The wind whistled outside the barn. It was cold, and getting colder. Soon the ground would freeze as winter descended from the Canadian border. The family would withdraw into the farmhouse and the outbuildings and tender the dairy cattle and the other animals through the short days and long, dark nights. Well before then old Lars wanted to plow the south field, the one never turned over before. His grandfather, and great grandfather before him, had used it to graze the dairy herd. Now Lars had it in his head that the sod needed to be turned over to lie fallow and frozen throughout the Minnesota winter. Next spring, he’d plant a crop. “The tractor would do it in half the time, farfader.” Ben Størgaard used the Danish name in hopes of moving the old man. “And with half the effort. The work and the cold are good for you, Benjamin. You have to feel the ground, feel the horses. You get none of that breathing diesel fumes and planting your arse on a tin seat.” Even at eighty-five the old man could plow a furrow as straight as an arrow. They swapped around at the end of each row, one steering the horses, the other at the plow as it ran deep through the rich black soil. Halfway through the south field, Ben, seventeen, was aching, his back and arms tiring from steering the plow. Lars chuckled. “If you’re set on joining the Army next year you’d better toughen up, Benjamin. Mikkel and Charlotte will tease you if farfader has to finish the south field on his own.” Ben forced a grin and hunched down on the plough. Yes, his mother and father would never let him hear the end of it. He was thinking about a suitable retort when the plow blade screeched and shuddered as it met something huge in the ground below. The horse harness pulled the handles forward, up into the air. The crossbar slammed into Ben’s cheek, a bolt-end gouging a furrow across his cheek and forehead. Lars stopped the horse team and was leaning over him seconds later. He pulled a clean rag from his jacket and pressed it against the wound. Ben insisted on getting up. “I’m okay granddad, really. It’s just a scratch.” The bleeding did stop, mostly because Ben willed it to. After a few moments, against the old man’s protests, he stood and checked the plow. The rig was not damaged though the blade had hit the edge of a large, flat rock under the dirt and grass. “Let’s get a hook and have the horses pull it out…that’s if you’re up to it, Ben.” The grappling hook held under the edge scored by the plough blade. The horses strained forward and the rock lifted and rolled over onto the grass. Lars leaned forward to free the hook. “It’s big. We’ll have to pull it over the edge of the field. I hope there are no…” Ben stepped forward to look. The old man had fallen silent as he looked at the slab. One end was ragged but the sides were straight and the other end was carefully rounded. It looked like a huge tombstone. His grandfather was staring at a line of marks on the slab. He leaned forward and scraped more of the damp earth off the surface. Ben could see that the marks were intentional, row after row of them across the slab. “Grandad, the marks, they look like runes.” Old Lars muttered under his breath, repeating something in Danish. Ben strained to make sense of his utterances, but they were ancient words in a dialect he did not understand. His grandfather’s hands shook as they exposed the rest of the script. Finally the old man stepped back. He seemed withered and very, very old. “What’s up, farfarder? Let me read.” “They are the most ancient runes I have ever seen. Runes, here, in Minnesota.” “The stone came from across the sea?” “No. This is local rock. It was carved here. A long time ago.” “What does it say? Let me read it.” Ben leaned forward to read. His grandfather’s face was strained and seemingly more lined than before. “You already know the Størgaards are a family of rune masters, Ben. Or at least they were until your father would have none of the old traditions.” His voice was cracked and rasping, his breathing labored as if recovering from some great blow to the chest. “Your wound, Ben, it has begun to bleed again.” “Sorry, Granddad, maybe I should go back to the house and get it seen to.” The old man turned away, he was pointing to a symbol on the earth-stained rock, muttering strange words under his breath. Ben leaned forward to see and hear. His blood dripped from the wound onto the rock. The old man froze in horror. He began to cry, the tears washing clear rivulets through the mud and dirt on his withered face. Ben pressed the rag to his wound again. He could never remember, ever, having seen his grandfather show emotion. “What is wrong granddad?” “Read for yourself, they speak of an age of war. An ocean of blood to come, Ben.” “You mean, in the future? When?” “They say when the sun wheel on the rock is bathed in the blood of the Hammer of Wotan. ” The words made no sense to Ben. He looked at the sun wheel, a swastika, covered in his own blood. “Let’s get back to the house. We can finish this tomorrow.” To Ben’s surprise, his grandfather offered no objection. They put the plow and the harness up, fed the horses and then went back to the main house. It was late in the afternoon. His mother tended to the wound on Ben’s cheek and forehead. Old Lars took his favorite chair at a window overlooking the distant fields of the Størgaard farm. They found him still there when dinner was ready hours later. He was quite dead. Ben sat in his room, sorting the clothes he would take with him, but mostly just looking at the walls and the furniture he had grown up with, knowing it might be many years before he would see them again. He still could not shake off the expression on his father’s face when he told him, or the guilt. Four generations of Størgaards had owned the farm at Thief Lake. His great-grandfather Adalwolf had brought his son Lars from Denmark seventy years ago. Two other sons followed. Lars was the oldest and it was to him that the entire farm went when the old man died. This was to be the way, so that the farm would remain intact. The younger brothers went west to become little more than cards at Christmas with a scrawled “God jul.” When Lars reached the remarkable age of 84, he deeded the farm to Mikkel, his oldest son. Mikkel’s sister married and his youngest brother went west to find his own way. Mikkel had married and along came Ben, his sister Clara and youngest brother, Little Lars. Mikkel had managed the farm well, expanding the dairy herd, milk and cheese production. He bought land from some of the sons and daughters of the German farmers that migrated to the Thief Lake area. Ben stood to inherit considerable land and wealth. But he wanted something else. He looked out his garret window at the hillock behind the farmhouse. How many times had he sat up there, next to the grave of Adalwolf and looked across the great expanse of land that was his father’s farm. This was to be his world, his future. The time and the generations would flow through him, Adalwolf, Lars, Mikkel, Benjamin. Spring planting, fall harvesting, birthing calves, milking cows, curing cheese. The cycle went around and around–an eternity of Størgaards into the distant future. And yet he knew there was a world beyond the lakes and green fields of Minnesota. A world that called to him. Three months before he and his father were stacking cheeses into a wagon. They would be sent across the border to Winnipeg. “Far?” His father stopped in mid-cheese. It wasn’t often his son used Danish. “Ben? What is it?” “I’ll be eighteen soon. I want to join the Army.” Three months later his father and mother were still resisting. Family and farm came first. There were rumours of war in Europe. He would lose his inheritance to Little Lars. Ben was resolute. He was going to leave. Now Old Lars was lying beside Adalwolf on the hill above the house. Mikkel waited with the horses and the wagon bent on taking him on the first leg of the journey down to St. Paul. Ben said goodbye to farfarder Lars, kissed his mother, sister, hugged Little Lars, slung his foot locker into the back of the wagon and left. He never looked back. 2: Tuesday, September 14th, 2032, Chicago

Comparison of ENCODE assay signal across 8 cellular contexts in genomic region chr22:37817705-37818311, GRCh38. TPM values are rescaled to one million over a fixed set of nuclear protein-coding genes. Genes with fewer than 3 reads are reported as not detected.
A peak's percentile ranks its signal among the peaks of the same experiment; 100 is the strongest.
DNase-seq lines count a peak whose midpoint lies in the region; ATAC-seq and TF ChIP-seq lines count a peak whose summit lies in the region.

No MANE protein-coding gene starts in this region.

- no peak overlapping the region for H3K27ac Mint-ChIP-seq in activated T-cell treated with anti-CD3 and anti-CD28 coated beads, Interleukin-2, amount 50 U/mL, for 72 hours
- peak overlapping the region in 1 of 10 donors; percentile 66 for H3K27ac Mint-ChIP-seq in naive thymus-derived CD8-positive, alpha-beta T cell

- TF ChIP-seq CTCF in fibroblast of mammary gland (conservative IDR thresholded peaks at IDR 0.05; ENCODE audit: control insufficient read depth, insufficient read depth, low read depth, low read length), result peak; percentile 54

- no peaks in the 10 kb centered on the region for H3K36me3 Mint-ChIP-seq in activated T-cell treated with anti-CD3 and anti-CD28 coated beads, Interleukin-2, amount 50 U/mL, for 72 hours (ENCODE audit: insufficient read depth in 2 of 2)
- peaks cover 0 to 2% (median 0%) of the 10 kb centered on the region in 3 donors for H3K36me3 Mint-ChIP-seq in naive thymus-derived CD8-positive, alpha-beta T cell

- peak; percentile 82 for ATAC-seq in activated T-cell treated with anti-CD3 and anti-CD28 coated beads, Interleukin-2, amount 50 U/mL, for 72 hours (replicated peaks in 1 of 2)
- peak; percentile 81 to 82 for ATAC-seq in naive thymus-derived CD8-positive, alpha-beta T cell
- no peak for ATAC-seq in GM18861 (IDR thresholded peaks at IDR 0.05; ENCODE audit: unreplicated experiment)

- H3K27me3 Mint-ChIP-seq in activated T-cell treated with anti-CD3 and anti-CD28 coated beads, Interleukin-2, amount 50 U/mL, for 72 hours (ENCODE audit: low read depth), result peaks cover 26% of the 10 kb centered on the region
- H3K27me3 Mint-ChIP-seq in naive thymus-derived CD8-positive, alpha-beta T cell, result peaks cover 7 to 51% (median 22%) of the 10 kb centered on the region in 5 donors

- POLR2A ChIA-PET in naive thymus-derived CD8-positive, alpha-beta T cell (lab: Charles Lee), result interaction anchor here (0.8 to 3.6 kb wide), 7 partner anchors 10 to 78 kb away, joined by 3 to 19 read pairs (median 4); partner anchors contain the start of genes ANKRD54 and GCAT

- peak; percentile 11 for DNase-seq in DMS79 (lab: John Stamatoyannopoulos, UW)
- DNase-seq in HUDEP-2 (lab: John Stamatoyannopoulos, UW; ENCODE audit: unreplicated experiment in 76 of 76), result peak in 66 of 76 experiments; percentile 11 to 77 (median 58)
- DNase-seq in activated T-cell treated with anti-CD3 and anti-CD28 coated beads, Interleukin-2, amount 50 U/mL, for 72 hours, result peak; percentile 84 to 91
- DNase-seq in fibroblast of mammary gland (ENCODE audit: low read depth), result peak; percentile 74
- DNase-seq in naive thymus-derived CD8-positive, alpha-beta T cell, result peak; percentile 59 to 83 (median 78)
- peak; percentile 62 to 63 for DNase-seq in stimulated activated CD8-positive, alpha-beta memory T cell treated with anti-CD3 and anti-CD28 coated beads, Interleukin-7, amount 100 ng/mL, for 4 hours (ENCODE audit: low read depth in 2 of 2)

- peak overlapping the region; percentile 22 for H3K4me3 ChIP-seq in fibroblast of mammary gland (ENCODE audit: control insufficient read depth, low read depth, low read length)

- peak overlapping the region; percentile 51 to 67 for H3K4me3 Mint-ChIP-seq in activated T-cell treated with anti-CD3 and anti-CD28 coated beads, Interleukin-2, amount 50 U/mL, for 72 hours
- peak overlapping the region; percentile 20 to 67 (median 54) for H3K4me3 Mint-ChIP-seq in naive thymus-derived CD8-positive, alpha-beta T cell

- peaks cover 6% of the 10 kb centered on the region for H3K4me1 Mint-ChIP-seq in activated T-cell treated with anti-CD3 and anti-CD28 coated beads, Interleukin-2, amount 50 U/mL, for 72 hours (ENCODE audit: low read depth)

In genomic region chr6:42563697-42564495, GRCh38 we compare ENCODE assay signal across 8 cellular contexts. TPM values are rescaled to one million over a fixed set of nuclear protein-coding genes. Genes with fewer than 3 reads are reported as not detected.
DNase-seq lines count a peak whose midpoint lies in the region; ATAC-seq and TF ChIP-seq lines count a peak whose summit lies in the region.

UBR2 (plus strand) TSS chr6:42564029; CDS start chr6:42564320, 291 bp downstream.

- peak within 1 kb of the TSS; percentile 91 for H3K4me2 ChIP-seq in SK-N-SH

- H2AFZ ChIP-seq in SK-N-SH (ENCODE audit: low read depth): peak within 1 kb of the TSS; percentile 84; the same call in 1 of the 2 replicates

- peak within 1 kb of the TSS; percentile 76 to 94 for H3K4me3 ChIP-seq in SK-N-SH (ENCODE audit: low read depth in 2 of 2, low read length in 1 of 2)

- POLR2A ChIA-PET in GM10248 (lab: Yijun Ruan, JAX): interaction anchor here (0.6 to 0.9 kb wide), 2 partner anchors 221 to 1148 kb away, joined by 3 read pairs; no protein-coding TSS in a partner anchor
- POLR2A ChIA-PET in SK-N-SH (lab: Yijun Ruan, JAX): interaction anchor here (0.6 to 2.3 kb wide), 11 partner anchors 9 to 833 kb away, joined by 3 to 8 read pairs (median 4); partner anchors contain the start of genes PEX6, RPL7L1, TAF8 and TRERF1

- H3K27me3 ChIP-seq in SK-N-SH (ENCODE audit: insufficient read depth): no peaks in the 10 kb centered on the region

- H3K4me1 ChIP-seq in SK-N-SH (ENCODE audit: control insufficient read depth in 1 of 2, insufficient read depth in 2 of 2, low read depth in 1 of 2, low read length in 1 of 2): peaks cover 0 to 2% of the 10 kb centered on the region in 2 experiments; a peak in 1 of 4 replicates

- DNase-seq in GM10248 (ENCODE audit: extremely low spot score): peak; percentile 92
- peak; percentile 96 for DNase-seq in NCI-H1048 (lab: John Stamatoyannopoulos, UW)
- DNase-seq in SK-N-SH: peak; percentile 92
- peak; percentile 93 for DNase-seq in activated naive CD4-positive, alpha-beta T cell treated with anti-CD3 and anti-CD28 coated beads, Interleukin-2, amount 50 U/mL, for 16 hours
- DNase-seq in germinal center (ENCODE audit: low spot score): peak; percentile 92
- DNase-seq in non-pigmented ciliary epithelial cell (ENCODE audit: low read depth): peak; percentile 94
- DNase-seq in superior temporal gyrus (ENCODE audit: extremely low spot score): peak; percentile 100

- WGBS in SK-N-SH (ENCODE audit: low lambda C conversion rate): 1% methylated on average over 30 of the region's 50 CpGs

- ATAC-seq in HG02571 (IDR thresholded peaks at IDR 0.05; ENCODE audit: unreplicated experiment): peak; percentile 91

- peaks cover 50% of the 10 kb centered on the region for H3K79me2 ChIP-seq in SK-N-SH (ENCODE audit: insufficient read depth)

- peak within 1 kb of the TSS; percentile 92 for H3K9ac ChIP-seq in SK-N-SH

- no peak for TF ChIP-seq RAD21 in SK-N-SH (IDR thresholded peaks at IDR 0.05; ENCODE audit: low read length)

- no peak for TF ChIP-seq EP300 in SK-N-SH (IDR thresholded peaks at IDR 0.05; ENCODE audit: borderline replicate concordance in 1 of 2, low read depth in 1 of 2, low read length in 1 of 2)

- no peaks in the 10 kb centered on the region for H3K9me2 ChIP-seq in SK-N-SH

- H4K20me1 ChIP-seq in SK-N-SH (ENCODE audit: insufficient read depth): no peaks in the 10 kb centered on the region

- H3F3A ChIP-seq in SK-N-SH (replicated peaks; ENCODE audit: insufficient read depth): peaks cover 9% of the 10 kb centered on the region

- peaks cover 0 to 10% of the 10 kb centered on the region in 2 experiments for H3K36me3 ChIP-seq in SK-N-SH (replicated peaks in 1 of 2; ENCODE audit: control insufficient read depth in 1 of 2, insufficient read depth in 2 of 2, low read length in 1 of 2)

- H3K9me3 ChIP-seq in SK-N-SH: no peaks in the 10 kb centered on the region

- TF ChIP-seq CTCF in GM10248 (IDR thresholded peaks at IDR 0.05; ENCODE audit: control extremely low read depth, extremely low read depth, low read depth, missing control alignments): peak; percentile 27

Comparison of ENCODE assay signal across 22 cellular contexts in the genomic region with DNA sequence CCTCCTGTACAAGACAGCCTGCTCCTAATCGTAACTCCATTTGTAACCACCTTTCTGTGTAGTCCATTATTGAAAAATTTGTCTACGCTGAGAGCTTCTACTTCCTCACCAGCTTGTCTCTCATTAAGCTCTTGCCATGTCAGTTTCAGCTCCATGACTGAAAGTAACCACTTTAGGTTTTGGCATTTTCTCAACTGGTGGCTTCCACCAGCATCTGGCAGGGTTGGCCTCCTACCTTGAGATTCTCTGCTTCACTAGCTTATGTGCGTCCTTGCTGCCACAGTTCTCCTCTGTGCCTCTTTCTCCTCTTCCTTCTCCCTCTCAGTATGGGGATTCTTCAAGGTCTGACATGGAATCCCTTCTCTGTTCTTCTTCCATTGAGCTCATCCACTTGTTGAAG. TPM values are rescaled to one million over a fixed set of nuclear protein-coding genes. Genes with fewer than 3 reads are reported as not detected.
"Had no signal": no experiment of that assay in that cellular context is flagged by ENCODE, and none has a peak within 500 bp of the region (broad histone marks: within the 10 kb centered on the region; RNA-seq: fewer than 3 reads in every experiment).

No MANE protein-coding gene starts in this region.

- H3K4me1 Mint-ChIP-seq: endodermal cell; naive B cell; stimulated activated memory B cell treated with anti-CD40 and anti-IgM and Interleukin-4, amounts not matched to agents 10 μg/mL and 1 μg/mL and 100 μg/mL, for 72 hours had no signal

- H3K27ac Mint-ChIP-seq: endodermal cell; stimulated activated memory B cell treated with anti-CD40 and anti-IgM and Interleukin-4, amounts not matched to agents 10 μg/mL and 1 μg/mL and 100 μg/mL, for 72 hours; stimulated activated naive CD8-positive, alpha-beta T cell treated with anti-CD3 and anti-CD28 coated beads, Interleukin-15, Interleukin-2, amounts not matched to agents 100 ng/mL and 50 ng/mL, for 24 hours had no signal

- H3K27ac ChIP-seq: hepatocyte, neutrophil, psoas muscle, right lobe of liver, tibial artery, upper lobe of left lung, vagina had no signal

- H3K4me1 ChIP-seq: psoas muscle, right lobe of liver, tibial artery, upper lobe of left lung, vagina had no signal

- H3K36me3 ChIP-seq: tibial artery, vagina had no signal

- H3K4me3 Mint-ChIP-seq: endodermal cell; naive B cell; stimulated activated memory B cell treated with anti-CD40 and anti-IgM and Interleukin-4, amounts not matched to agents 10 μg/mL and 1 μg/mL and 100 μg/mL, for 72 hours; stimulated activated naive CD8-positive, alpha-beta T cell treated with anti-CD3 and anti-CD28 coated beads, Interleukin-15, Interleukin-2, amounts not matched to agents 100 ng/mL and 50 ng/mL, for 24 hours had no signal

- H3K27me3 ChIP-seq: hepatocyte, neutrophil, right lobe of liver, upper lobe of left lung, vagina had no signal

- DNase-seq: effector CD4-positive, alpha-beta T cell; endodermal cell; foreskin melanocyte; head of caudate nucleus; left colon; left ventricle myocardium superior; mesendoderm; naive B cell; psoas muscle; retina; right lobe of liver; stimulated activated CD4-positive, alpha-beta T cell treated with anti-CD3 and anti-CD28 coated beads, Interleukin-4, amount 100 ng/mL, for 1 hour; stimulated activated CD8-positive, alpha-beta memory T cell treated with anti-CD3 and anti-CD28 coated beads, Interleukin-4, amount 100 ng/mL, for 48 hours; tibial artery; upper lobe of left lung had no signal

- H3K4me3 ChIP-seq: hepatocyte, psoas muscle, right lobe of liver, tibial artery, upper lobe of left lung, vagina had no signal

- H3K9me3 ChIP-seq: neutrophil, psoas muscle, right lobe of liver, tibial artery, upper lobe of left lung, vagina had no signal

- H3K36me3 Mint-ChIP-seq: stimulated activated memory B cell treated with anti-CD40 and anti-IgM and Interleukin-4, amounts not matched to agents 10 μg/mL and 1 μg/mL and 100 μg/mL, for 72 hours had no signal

SS Obersturmbahnführer Grauber.